Scientists discover signs of life on Venus, it’s all about the clouds


There are signs of life on Venus. About 30 to 40 miles above the surface, the planet’s clouds have indications of life, according to scientists on Monday. 

Venus is the closest planet to Earth and the second planet from the sun. Both planets have a similar structure but Venus is slightly smaller than Earth. 

For many years, scientists believed that Venus could not support life. It is covered by a thick, toxic atmosphere that traps-in heat and creates a scorching uninhabitable surface. Temperatures have been measured at 880 degrees Fahrenheit (471 degrees Celsius). That’s hot enough to melt metal.

A team of researchers discovers phosphine gas on Venus

An international team of 19 scientists published their study, “Phosphine gas in the cloud decks of Venus” in the Nature Astronomy journal. 

The scientific team first spotted the phosphine using the James Clerk Maxwell Telescope in Hawaii. They confirmed their findings using the Atacama Large Millimeter/submillimeter Array (ALMA) radio telescope in Chile. These telescopes like the Hubble Space Telescope allows scientists to discern minute details.  

Astronomer Jane Greaves of Cardiff University in Wales was the lead author of the published research. “I was very surprised – stunned, in fact,” she said.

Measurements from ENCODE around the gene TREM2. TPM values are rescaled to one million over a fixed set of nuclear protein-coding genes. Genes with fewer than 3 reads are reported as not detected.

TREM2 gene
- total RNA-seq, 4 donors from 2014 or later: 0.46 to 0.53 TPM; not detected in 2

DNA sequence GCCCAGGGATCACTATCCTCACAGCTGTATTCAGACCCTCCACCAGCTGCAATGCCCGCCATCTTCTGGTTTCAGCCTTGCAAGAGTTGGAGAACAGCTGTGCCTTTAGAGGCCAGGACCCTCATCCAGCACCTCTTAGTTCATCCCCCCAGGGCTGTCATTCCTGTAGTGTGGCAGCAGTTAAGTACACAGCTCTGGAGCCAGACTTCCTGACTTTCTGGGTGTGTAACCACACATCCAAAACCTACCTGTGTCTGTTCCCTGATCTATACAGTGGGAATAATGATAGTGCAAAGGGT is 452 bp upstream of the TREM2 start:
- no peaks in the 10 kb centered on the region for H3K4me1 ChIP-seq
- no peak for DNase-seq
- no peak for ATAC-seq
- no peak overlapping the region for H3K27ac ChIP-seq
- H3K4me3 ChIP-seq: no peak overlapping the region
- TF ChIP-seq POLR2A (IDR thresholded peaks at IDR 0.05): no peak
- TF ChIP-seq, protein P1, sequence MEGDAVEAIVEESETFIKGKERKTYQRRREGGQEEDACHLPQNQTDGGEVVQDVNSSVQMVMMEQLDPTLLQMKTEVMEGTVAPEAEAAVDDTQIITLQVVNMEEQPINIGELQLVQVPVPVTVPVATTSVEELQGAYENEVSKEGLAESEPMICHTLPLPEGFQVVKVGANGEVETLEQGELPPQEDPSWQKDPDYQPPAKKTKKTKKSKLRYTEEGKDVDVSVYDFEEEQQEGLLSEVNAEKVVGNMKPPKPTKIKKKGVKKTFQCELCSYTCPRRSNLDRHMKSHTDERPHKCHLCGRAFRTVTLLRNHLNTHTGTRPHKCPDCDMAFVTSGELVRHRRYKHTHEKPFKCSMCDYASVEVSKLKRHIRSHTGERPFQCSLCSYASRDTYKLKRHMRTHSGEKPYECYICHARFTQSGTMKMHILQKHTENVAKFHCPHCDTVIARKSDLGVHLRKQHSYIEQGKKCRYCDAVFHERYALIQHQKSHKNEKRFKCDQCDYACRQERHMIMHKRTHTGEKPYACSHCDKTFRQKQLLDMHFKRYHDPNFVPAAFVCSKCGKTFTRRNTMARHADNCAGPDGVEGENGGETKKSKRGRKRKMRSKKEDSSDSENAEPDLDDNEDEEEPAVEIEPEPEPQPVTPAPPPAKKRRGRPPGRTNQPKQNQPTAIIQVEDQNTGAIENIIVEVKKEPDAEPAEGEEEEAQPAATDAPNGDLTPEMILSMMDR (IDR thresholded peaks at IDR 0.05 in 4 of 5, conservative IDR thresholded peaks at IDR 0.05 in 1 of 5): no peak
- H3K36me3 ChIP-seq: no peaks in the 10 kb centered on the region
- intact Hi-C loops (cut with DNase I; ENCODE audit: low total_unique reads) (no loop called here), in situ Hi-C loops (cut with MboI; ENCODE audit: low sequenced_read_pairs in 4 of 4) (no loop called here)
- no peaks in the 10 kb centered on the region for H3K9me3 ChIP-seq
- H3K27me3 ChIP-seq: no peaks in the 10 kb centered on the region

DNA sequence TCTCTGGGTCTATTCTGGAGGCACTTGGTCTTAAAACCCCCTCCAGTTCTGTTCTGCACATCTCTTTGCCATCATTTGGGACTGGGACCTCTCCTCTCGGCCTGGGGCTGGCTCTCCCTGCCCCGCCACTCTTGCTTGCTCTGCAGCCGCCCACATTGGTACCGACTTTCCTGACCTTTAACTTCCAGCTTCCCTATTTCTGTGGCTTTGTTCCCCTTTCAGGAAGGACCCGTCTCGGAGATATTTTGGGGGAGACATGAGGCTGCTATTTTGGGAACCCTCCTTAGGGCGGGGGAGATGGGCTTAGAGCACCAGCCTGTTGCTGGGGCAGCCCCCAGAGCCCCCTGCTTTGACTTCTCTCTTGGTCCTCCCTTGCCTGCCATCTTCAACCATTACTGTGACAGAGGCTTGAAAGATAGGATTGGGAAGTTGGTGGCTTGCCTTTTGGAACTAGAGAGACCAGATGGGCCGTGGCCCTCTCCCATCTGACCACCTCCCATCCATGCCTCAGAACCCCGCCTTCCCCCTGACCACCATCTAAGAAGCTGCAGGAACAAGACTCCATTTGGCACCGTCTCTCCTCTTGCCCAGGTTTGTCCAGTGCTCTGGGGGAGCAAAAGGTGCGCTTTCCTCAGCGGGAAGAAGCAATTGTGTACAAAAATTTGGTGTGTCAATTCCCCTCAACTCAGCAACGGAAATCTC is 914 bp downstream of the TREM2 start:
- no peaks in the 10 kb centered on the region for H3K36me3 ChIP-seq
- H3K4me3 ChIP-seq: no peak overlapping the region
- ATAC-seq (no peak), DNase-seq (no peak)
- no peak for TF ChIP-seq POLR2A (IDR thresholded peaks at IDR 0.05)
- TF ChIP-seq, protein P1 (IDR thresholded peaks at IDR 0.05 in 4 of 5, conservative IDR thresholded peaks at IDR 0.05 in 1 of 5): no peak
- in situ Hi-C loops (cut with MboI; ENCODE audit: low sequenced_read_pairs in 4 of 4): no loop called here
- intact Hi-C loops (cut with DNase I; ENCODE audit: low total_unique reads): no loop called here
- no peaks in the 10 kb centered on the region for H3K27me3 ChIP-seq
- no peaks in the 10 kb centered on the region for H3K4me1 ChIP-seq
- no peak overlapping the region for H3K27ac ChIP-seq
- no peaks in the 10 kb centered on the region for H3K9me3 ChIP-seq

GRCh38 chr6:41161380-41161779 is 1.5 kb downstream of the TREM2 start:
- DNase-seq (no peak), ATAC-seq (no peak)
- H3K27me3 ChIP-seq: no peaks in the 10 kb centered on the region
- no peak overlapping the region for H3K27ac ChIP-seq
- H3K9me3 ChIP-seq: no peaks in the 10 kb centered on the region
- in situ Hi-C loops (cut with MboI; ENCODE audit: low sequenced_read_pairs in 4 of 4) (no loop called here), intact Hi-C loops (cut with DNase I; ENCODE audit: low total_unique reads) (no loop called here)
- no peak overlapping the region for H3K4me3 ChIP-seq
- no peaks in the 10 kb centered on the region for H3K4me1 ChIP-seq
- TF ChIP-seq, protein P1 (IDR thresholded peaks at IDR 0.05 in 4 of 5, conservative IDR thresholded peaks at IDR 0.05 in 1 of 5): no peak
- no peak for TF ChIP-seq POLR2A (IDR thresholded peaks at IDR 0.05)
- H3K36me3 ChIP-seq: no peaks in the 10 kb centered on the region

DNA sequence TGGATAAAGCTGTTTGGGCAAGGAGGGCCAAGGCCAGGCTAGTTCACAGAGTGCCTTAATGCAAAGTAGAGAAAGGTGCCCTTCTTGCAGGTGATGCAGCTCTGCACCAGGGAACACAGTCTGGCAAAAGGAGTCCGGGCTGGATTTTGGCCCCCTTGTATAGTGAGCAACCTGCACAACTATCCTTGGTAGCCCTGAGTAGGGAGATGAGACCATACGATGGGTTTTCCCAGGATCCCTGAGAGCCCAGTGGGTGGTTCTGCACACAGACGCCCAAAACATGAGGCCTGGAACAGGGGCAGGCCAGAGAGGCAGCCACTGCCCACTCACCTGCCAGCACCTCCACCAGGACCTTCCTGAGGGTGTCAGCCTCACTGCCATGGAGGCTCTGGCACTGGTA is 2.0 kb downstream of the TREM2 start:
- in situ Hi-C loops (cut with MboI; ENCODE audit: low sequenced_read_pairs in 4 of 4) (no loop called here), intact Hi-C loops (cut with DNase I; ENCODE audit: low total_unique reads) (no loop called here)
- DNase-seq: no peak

The study was co-authored by Clara Sousa-Silva. She is a molecular astrophysicist based at the Massachusetts Institute of Technology. 

 “With what we currently know of Venus, the most plausible explanation for phosphine, as fantastical as it might sound, is life,” Sousa-Silva said.

“This is important because if it is phosphine, and if it is life, it means that we are not alone. It also means that life itself must be very common, and there must be many other inhabited planets throughout our galaxy,” the astrophysicist added.

A proof-of-life

The researchers spotted phosphine gas in the clouds. It is above the deadly surface, within the Venusian clouds where temperatures average a moderate 86 degrees Fahrenheit (30 degrees Celsius). 

Tiny quantities of phosphine gas are also present in the Earth’s atmosphere. Phosphine is produced by microbes, as well as, human technological processes. 

The scientists were surprised by their discovery on Venus since only biological mechanisms create this gas. It is most likely being produced by some form of alien microbe.

The microbes on the planet must endure extreme acidity since the clouds are around 90% sulphuric acid. It would be impossible for Earth microbes to survive those levels of acidity.

Phosphine has a phosphorus atom with three hydrogen atoms attached. It was found in trace concentrations of 20 parts-per-billion. That is highly toxic to people.

The discovery of phosphine is a definite sign of life forms that are radically different than those on Earth.  In our planet, phosphine is produced by bacteria that thrive in oxygen-starved environments. 


Have a story you want USA Herald to cover? Submit a tip here and if we think it’s newsworthy, we’ll follow up on it.

Want guaranteed coverage? We also offer contract journalism here.  Just be sure you’re comfortable giving up editorial control because our journalists are dogged and will follow the story through to the conclusion. The story will be published to our exacting standards, without regard for your preferred slant.

Want to contribute a story? We also accept article submissions — check out our writer’s guidelines here.